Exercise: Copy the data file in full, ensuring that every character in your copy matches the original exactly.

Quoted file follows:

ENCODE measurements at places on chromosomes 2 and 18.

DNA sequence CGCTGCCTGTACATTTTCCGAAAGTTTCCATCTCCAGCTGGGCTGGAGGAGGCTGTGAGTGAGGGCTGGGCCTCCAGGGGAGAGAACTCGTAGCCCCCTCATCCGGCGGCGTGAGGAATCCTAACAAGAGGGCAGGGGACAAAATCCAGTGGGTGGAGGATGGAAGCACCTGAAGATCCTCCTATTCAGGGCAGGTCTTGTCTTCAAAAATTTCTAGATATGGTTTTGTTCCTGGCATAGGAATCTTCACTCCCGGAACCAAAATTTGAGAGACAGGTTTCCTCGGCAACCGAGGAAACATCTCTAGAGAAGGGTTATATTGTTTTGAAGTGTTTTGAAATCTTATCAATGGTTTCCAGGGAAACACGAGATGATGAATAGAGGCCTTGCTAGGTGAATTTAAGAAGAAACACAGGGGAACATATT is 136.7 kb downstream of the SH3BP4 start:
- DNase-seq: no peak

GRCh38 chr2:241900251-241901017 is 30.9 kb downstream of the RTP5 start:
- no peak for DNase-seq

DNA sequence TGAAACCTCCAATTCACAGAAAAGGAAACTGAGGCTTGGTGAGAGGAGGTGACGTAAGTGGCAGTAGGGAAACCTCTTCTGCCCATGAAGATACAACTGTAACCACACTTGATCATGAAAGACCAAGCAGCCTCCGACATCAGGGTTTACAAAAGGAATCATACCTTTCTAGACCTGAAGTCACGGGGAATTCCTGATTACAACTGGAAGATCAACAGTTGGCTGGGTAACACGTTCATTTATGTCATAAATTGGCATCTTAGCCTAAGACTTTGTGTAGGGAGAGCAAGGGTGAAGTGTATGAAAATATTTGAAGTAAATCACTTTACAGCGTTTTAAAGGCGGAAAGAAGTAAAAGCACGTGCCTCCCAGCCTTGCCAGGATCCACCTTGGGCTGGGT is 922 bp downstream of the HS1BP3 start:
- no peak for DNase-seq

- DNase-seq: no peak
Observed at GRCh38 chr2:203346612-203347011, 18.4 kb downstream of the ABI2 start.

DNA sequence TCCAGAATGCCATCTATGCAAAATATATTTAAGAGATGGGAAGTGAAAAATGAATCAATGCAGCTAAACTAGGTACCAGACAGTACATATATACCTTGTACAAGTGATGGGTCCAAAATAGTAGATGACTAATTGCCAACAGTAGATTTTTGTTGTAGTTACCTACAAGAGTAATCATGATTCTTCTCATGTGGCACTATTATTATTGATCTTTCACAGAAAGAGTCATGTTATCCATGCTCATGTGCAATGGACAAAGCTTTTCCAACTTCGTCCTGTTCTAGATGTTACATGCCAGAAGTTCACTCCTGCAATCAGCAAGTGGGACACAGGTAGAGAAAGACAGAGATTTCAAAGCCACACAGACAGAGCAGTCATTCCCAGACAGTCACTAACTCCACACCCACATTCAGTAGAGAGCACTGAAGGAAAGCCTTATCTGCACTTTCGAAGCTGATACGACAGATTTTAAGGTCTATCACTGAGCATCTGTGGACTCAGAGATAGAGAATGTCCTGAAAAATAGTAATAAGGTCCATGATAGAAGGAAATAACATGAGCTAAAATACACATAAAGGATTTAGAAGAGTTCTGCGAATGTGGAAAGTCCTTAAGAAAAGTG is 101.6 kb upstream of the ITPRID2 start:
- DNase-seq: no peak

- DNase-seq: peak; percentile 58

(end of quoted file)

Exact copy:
ENCODE measurements at places on chromosomes 2 and 18.

DNA sequence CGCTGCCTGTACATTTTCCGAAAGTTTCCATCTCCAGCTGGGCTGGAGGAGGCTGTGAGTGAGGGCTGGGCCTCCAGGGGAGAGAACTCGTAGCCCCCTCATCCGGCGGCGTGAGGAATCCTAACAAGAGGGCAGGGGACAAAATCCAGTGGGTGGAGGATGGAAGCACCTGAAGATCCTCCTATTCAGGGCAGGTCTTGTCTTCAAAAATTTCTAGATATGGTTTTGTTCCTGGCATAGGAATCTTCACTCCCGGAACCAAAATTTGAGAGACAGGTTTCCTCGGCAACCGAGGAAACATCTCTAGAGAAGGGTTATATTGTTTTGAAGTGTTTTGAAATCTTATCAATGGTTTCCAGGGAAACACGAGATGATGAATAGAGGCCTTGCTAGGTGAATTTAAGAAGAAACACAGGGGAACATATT is 136.7 kb downstream of the SH3BP4 start:
- DNase-seq: no peak

GRCh38 chr2:241900251-241901017 is 30.9 kb downstream of the RTP5 start:
- no peak for DNase-seq

DNA sequence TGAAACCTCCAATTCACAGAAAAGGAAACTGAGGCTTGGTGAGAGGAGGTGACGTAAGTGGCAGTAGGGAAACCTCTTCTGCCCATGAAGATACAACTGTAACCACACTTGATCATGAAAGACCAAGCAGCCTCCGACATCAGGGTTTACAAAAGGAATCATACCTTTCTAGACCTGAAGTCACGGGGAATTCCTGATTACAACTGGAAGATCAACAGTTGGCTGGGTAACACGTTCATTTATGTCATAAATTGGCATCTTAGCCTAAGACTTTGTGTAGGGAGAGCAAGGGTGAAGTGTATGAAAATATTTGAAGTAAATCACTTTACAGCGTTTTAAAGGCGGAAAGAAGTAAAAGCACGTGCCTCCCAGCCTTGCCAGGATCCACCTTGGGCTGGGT is 922 bp downstream of the HS1BP3 start:
- no peak for DNase-seq

- DNase-seq: no peak
Observed at GRCh38 chr2:203346612-203347011, 18.4 kb downstream of the ABI2 start.

DNA sequence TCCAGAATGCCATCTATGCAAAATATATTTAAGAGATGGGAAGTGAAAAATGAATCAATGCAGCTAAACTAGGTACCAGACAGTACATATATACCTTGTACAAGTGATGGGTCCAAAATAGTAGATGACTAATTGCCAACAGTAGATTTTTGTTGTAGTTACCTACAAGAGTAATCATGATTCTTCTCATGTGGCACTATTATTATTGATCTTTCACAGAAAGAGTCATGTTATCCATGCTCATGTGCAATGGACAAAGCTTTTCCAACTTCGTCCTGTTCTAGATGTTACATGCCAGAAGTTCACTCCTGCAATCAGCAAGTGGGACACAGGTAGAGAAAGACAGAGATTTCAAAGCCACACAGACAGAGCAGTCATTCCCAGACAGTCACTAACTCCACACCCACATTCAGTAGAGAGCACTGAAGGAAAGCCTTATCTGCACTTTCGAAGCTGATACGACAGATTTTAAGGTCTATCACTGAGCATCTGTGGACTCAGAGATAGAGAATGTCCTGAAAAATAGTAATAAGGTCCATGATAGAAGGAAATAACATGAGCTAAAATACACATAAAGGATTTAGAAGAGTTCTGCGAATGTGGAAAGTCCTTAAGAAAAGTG is 101.6 kb upstream of the ITPRID2 start:
- DNase-seq: no peak

- DNase-seq: peak; percentile 58